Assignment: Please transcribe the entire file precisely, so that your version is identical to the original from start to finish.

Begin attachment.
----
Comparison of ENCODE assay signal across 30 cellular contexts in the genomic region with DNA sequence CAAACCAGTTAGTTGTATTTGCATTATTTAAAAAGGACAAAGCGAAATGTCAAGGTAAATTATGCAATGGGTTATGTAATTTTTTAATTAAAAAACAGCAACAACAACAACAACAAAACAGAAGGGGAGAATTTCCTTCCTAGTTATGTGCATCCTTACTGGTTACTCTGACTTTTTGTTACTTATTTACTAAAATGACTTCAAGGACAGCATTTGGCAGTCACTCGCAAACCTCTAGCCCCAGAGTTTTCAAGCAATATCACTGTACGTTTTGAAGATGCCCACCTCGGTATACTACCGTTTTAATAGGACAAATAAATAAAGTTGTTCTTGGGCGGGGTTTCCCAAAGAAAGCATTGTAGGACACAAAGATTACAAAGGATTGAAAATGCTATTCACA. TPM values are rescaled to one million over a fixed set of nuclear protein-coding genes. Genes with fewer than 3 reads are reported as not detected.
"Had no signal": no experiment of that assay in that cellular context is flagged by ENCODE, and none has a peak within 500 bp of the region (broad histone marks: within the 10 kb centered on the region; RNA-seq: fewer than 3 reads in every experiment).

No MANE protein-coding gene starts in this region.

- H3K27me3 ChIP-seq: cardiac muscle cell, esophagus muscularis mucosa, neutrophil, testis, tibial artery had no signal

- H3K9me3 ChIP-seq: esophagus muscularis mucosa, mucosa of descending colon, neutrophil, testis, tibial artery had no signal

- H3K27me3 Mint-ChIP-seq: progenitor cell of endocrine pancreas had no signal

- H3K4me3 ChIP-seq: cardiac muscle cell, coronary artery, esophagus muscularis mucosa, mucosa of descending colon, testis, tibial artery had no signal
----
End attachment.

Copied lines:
Comparison of ENCODE assay signal across 30 cellular contexts in the genomic region with DNA sequence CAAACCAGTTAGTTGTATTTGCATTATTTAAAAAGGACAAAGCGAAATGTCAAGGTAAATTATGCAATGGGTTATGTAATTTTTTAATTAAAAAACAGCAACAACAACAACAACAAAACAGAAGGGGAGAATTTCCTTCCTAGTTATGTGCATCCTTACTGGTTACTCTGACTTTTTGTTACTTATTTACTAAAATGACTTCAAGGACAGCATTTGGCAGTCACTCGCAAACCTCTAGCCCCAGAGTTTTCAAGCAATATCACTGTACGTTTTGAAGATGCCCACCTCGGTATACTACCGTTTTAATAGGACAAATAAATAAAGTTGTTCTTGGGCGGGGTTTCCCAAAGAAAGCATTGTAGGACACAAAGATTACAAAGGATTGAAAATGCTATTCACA. TPM values are rescaled to one million over a fixed set of nuclear protein-coding genes. Genes with fewer than 3 reads are reported as not detected.
"Had no signal": no experiment of that assay in that cellular context is flagged by ENCODE, and none has a peak within 500 bp of the region (broad histone marks: within the 10 kb centered on the region; RNA-seq: fewer than 3 reads in every experiment).

No MANE protein-coding gene starts in this region.

- H3K27me3 ChIP-seq: cardiac muscle cell, esophagus muscularis mucosa, neutrophil, testis, tibial artery had no signal

- H3K9me3 ChIP-seq: esophagus muscularis mucosa, mucosa of descending colon, neutrophil, testis, tibial artery had no signal

- H3K27me3 Mint-ChIP-seq: progenitor cell of endocrine pancreas had no signal

- H3K4me3 ChIP-seq: cardiac muscle cell, coronary artery, esophagus muscularis mucosa, mucosa of descending colon, testis, tibial artery had no signal